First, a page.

Top 1000 Biomanufacturing Facilities - Knowing where key biomanufacturing facilities are located around the world is essential for decision-making. - BioPharm International


Top 1000 Biomanufacturing Facilities
Knowing where key biomanufacturing facilities are located around the world is essential for decision-making.

BioPharm International
Volume 24, Issue 6, pp. 27-29


Biopharmaceuticals represent a $135-billion industry worldwide and are growing at 20% annually, much higher than most other industries. This dynamic segment provides well over 400 drug products to the major US and European markets, and hundreds of others marketed internationally. The biopharmaceutical industry is one of the most important engines for technology growth worldwide. In fact, mainstream pharmaceutical companies have been moving into biopharmaceuticals in search of future products and profits. Currently, about 15% of worldwide pharmaceutical revenue comes from biopharmaceuticals (2), but this will grow to about 40%, with an estimated 40% of pharmaceuticals currently in development being biopharmaceuticals. The biopharmaceutical industry is maturing, and many products are coming off patent, with biosimilar versions on track to enter US, European, and lesser-regulated international markets. Thus, the number of biopharmaceutical manufacturers and facilities are expected to multiply rapidly in coming years.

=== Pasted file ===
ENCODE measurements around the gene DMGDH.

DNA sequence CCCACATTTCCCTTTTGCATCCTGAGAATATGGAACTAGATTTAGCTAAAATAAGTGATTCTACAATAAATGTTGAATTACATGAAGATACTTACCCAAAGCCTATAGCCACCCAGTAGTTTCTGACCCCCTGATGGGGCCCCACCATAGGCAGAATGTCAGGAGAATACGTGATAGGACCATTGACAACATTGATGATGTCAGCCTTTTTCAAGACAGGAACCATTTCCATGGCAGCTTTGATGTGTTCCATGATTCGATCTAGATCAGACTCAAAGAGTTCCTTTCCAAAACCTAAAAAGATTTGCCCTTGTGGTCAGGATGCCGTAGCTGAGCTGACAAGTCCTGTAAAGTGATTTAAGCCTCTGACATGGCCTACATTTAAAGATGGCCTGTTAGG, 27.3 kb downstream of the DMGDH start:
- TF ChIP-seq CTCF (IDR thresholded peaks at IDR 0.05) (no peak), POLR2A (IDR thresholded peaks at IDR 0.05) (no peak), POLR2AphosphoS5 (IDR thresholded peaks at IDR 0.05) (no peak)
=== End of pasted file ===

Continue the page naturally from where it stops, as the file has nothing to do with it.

In BioPlan's Top 1000 Biopharmaceutical Facilities Index, we will provide not only counts, but also indexed rankings of each company, as well as the regional ranking based on the sum of each individual facility BioIndex. This index will provide a quantitative analysis of the strength not only of the biomanufacturers, but of the regions and clusters, as well.


Biopharmaceutical manufacturing facilities are strategic assets, both for the companies involved and for the cities, states, and countries where they are located. This status is unlike the financial and other industries where products and profits are often more virtual. Biopharmaceuticals involve real products, with their manufacture requiring the highest technology, trained professionals, and expensive infrastructure. Research and development (R&D), on the other hand, is increasingly diffuse, and often involves multiple facilities, outsourcing, licensing in, and collaborations. In contrast, biopharmaceutical manufacturing provides sources for revenue and profits and is physically concentrated, generally performed in a single major or, at most, several redundant facilities. Each facility typically costs more than $100 million, employs hundreds of manufacturing professionals, and provides for its community related tax and other local benefits. While biopharmaceutical R&D facilities may come and go, for example, through corporate changes, acquisitions, and bankruptcy, manufacturing facilities are physical assets that tend to continue to manufacture products despite corporate changes.

However, technological advances are reducing bioprocessing costs and complexity, therefore lowering the bar for entry, including in lesser-developed countries. Improved expression systems and genetic engineering continue to increase productivity. Single-use bioprocessing systems are reducing the need to support infrastructure, reducing up-front investments, and are making manufacturing simpler, more affordable, and flexible.

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